“Neither of my parents went to college. I had no idea what I wanted to do other than knew I liked to tinker with things and that I liked math,” recalls George. At Notre Dame as an undergrad, George worked with faculty to carve his own path, taking physics classes in the Science School and the remaining curriculum in the Liberal Arts School. Again working at the interface of different schools and disciplines, he says, “I was able to take the best of both worlds. I tried to do everything that I could and absorb what I could in both institutions. Physics was very interesting to me – not just the doing but the utter beauty of the theory.“

George believes in the opportunity available at the overlap of two disciplines. He says, “I like working at interfaces. I worked at the interface of the physics of optics and the defense department to design laser weapon to destabilize satellites. The interface between computers and medicine was important to me. This is the place where you are connecting existing things rather than inventing – you can get a lot done without being extremely original.”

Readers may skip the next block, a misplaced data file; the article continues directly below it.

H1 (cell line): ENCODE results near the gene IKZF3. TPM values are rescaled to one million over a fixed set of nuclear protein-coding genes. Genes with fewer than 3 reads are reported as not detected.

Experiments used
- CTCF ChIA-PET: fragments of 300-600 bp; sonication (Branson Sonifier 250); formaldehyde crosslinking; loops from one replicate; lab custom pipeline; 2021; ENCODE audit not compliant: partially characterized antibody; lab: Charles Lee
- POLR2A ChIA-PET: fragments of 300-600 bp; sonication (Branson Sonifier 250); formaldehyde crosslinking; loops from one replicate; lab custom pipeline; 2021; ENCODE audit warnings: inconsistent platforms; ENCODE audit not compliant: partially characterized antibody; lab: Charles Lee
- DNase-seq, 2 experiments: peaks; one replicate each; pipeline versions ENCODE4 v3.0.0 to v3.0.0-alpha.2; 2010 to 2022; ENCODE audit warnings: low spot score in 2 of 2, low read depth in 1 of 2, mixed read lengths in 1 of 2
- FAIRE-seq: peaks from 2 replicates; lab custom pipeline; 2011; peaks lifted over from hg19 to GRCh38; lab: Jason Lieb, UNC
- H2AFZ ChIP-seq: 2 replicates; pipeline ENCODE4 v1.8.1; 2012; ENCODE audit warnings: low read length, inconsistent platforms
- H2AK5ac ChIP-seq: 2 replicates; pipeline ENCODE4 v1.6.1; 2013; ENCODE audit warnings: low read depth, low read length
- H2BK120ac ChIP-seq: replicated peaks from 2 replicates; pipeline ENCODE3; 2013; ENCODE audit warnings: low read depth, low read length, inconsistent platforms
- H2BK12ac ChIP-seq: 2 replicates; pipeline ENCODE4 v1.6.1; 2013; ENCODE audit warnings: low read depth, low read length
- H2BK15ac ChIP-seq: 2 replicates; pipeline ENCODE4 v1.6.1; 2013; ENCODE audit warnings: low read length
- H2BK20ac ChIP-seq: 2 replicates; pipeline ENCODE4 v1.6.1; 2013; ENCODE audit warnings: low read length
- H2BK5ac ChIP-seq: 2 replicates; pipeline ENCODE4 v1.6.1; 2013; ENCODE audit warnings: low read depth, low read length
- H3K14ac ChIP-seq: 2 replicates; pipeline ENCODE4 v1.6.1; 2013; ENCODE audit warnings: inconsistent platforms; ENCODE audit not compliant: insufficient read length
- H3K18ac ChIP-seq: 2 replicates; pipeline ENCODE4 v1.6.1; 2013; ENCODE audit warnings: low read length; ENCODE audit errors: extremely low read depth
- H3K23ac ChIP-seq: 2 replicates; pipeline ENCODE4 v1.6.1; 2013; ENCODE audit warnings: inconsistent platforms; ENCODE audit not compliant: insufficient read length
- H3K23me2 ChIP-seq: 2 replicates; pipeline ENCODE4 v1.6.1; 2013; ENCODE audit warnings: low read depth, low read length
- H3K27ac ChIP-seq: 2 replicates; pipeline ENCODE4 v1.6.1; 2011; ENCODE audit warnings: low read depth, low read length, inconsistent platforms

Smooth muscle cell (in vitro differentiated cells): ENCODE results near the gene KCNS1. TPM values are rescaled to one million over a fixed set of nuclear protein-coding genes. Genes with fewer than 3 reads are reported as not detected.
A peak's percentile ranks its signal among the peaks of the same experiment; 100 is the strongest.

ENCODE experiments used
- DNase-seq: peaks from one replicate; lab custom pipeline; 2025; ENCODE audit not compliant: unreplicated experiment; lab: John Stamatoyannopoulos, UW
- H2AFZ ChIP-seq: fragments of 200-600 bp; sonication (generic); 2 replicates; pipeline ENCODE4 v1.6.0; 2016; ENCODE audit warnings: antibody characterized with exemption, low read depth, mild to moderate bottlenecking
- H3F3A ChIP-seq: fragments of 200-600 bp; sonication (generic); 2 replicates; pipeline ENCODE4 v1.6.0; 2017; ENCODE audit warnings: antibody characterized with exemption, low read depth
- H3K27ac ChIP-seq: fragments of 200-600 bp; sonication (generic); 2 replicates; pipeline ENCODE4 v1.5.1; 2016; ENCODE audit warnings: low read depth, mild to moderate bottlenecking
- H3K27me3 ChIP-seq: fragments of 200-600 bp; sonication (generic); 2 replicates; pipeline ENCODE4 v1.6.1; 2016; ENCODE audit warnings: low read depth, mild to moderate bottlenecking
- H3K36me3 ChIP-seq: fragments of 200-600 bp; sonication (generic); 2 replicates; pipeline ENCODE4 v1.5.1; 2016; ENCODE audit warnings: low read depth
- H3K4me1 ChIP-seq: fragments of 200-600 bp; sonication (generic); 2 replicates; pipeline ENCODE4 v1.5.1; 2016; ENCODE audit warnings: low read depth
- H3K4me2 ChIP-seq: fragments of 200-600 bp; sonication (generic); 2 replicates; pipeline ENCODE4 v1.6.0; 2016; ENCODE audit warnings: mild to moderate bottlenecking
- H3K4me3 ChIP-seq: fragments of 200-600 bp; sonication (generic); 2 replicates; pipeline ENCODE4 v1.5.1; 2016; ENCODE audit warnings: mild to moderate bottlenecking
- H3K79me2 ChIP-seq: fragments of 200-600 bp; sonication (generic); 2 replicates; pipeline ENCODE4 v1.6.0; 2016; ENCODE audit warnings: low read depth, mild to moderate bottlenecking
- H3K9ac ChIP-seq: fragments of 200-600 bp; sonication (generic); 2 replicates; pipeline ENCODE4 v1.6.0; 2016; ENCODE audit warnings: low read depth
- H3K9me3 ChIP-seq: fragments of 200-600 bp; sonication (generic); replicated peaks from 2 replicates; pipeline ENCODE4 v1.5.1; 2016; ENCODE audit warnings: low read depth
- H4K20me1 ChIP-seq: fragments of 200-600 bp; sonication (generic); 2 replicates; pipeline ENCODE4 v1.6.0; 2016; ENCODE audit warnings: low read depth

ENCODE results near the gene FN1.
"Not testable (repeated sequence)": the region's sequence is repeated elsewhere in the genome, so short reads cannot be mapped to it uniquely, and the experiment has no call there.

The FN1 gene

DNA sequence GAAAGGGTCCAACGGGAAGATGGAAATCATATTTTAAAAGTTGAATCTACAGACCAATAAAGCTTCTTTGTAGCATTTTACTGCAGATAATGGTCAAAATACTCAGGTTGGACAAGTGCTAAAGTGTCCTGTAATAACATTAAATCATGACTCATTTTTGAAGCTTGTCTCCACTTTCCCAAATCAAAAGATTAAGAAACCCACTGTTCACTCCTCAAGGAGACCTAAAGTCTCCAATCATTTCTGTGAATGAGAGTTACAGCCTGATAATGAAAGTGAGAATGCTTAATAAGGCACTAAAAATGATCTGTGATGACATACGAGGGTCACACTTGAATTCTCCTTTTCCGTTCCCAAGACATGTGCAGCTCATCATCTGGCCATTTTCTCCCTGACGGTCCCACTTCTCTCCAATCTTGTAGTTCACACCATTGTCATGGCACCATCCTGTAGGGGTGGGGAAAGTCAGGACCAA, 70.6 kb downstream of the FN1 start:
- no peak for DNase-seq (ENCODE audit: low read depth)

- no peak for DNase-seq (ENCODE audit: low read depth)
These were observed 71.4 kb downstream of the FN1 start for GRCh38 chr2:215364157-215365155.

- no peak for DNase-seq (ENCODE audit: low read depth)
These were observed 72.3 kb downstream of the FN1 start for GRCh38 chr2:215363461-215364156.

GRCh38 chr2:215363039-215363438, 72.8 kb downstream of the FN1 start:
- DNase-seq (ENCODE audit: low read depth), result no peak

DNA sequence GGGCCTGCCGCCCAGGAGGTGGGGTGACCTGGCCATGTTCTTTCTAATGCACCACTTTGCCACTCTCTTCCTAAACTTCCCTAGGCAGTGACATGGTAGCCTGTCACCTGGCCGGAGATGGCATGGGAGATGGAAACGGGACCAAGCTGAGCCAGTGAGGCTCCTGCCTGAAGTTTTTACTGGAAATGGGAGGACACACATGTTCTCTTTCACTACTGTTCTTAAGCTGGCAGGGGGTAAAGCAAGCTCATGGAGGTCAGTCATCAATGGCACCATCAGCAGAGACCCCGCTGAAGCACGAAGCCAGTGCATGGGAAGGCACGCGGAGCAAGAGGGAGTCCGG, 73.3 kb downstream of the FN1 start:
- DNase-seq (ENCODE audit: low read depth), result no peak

George came to U-M on a Woodrow Wilson Fellowship. As a graduate student, Oser worked on issues related to rocket-based observations of stars, examining the strength of ultraviolet radiation from the stars. He then applied his optical physics training to seismic deconvolution theory in underwater oil exploration. He was in the field during a time of significant change, when adaptive modeling could account for seismic reverberations and detect underwater, underground oil-bearing structures. He recalls it being an exciting time, but then he ran for the school board. “We had five bomb scares at work based on my being there. I was asked to leave because of it.”